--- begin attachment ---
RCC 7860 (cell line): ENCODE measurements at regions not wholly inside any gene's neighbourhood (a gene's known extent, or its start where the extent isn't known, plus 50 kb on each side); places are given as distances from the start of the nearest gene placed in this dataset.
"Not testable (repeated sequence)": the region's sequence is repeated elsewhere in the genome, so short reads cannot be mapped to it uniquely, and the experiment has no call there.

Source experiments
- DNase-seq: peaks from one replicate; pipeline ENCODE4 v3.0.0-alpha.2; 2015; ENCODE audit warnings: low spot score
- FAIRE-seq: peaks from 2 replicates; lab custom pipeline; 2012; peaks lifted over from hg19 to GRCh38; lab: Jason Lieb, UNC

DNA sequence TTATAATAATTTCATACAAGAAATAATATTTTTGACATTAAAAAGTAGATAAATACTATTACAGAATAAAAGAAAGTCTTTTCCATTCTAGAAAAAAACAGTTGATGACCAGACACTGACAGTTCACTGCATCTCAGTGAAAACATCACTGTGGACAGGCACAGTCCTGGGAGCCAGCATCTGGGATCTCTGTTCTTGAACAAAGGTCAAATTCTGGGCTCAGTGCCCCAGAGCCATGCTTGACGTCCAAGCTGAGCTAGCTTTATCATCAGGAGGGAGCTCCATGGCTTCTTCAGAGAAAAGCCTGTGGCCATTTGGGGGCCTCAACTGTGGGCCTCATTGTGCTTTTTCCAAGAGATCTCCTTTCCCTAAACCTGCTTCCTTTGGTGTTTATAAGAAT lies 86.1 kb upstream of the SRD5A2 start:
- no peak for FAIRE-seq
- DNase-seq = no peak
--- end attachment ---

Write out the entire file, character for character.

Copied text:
RCC 7860 (cell line): ENCODE measurements at regions not wholly inside any gene's neighbourhood (a gene's known extent, or its start where the extent isn't known, plus 50 kb on each side); places are given as distances from the start of the nearest gene placed in this dataset.
"Not testable (repeated sequence)": the region's sequence is repeated elsewhere in the genome, so short reads cannot be mapped to it uniquely, and the experiment has no call there.

Source experiments
- DNase-seq: peaks from one replicate; pipeline ENCODE4 v3.0.0-alpha.2; 2015; ENCODE audit warnings: low spot score
- FAIRE-seq: peaks from 2 replicates; lab custom pipeline; 2012; peaks lifted over from hg19 to GRCh38; lab: Jason Lieb, UNC

DNA sequence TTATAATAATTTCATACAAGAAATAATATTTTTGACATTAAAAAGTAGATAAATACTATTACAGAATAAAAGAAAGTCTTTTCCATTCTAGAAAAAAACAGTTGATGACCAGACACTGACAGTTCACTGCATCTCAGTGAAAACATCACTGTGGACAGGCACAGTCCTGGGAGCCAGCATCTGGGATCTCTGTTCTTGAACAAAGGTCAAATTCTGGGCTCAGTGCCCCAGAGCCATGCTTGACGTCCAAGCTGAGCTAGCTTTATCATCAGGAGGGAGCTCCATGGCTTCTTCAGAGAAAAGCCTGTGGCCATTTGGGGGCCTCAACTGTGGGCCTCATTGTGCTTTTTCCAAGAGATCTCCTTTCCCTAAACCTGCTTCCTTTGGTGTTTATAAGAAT lies 86.1 kb upstream of the SRD5A2 start:
- no peak for FAIRE-seq
- DNase-seq = no peak